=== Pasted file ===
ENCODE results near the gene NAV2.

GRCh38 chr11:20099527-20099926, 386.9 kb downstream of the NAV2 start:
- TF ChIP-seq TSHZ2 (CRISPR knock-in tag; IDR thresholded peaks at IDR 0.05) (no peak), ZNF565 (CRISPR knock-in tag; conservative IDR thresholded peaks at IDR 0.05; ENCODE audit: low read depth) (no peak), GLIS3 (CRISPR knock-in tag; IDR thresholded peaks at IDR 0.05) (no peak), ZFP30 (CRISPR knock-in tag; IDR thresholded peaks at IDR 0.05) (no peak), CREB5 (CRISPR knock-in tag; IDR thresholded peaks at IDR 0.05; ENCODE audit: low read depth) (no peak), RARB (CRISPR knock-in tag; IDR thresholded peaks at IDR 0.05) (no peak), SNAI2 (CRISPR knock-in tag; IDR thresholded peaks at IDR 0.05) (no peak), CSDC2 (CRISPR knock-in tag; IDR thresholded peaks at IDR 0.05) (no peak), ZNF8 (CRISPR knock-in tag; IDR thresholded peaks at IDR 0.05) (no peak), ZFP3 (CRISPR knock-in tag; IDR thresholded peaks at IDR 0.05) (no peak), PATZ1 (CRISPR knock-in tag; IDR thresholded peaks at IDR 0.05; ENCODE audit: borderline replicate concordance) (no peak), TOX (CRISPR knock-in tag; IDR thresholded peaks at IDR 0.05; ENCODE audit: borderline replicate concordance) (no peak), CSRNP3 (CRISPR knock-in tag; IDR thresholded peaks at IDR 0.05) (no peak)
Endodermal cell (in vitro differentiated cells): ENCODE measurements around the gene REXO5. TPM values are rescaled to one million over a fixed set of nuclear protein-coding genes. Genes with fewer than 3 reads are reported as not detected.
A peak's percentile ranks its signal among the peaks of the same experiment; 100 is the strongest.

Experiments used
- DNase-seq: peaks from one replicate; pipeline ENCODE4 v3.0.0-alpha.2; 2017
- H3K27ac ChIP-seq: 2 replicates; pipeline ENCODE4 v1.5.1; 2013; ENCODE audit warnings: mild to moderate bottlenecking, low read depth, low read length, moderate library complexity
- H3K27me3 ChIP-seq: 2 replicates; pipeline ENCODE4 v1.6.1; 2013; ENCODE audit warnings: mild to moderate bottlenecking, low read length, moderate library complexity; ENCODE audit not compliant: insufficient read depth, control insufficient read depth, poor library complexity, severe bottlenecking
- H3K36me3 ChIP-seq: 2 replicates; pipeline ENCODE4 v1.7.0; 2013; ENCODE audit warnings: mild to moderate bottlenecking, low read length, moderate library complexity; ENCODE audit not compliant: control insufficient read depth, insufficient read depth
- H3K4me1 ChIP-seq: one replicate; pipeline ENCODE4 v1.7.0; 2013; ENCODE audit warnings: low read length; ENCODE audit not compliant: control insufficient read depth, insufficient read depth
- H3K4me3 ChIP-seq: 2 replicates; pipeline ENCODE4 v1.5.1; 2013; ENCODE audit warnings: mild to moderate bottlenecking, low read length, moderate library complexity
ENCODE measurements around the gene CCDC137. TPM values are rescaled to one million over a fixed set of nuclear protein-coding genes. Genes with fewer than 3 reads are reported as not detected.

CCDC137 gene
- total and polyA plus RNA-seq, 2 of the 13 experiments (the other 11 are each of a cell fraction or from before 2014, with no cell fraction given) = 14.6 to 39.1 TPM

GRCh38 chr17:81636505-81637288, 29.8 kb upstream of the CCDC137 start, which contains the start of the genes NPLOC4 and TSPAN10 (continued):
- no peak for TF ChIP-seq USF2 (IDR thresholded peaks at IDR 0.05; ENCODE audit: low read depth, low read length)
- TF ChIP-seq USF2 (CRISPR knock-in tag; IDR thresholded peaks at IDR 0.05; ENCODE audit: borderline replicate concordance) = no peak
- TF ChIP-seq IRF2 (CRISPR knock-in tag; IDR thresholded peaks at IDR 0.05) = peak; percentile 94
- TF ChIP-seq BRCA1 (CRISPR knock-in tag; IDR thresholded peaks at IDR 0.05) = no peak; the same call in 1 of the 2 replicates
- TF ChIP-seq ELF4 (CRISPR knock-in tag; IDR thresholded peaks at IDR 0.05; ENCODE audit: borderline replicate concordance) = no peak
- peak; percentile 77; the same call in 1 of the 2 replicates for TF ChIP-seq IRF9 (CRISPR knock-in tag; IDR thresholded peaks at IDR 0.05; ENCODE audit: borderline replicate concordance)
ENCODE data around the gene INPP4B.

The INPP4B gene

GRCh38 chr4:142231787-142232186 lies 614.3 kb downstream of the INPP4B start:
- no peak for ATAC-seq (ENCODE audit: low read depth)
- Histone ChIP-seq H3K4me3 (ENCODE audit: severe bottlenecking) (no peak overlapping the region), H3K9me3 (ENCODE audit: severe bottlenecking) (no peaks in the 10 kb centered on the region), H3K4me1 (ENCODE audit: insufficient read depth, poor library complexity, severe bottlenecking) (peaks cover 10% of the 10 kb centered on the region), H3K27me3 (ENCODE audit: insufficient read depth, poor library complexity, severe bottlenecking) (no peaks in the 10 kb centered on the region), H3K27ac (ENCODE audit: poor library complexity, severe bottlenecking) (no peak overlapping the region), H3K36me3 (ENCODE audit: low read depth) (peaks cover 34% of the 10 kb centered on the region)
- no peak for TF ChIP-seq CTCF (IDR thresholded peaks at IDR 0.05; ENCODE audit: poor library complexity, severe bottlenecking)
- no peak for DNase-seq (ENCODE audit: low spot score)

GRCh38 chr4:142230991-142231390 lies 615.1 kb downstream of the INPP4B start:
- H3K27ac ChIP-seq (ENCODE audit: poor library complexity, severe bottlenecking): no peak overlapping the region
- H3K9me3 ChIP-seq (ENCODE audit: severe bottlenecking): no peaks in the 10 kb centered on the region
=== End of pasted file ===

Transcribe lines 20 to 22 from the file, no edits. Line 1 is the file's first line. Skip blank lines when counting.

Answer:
- TF ChIP-seq BRCA1 (CRISPR knock-in tag; IDR thresholded peaks at IDR 0.05) = no peak; the same call in 1 of the 2 replicates
- TF ChIP-seq ELF4 (CRISPR knock-in tag; IDR thresholded peaks at IDR 0.05; ENCODE audit: borderline replicate concordance) = no peak
- peak; percentile 77; the same call in 1 of the 2 replicates for TF ChIP-seq IRF9 (CRISPR knock-in tag; IDR thresholded peaks at IDR 0.05; ENCODE audit: borderline replicate concordance)